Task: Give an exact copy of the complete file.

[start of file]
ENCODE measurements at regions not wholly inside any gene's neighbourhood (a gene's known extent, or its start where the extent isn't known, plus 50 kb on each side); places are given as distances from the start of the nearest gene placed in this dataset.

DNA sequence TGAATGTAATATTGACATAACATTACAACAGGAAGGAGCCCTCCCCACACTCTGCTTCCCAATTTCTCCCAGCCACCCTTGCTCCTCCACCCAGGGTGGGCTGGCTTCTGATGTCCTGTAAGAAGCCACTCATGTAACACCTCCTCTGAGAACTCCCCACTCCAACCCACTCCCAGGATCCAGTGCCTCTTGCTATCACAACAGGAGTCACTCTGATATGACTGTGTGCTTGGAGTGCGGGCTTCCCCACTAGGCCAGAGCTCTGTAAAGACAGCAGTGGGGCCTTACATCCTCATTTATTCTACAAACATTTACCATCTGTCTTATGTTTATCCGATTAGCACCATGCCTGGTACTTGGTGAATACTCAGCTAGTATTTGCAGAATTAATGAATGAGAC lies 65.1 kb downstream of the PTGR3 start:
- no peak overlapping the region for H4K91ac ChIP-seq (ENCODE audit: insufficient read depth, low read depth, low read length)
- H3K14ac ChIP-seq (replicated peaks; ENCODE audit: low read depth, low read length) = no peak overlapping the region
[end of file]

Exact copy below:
ENCODE measurements at regions not wholly inside any gene's neighbourhood (a gene's known extent, or its start where the extent isn't known, plus 50 kb on each side); places are given as distances from the start of the nearest gene placed in this dataset.

DNA sequence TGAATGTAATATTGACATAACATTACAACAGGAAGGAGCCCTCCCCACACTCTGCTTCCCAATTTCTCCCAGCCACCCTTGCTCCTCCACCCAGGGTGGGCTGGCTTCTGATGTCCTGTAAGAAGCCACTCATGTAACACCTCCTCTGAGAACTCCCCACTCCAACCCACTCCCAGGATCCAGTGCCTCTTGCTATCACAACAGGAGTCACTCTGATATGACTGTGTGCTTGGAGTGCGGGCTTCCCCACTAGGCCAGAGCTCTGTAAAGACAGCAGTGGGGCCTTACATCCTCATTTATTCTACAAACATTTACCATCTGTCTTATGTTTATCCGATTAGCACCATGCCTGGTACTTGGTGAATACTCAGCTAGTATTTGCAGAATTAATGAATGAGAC lies 65.1 kb downstream of the PTGR3 start:
- no peak overlapping the region for H4K91ac ChIP-seq (ENCODE audit: insufficient read depth, low read depth, low read length)
- H3K14ac ChIP-seq (replicated peaks; ENCODE audit: low read depth, low read length) = no peak overlapping the region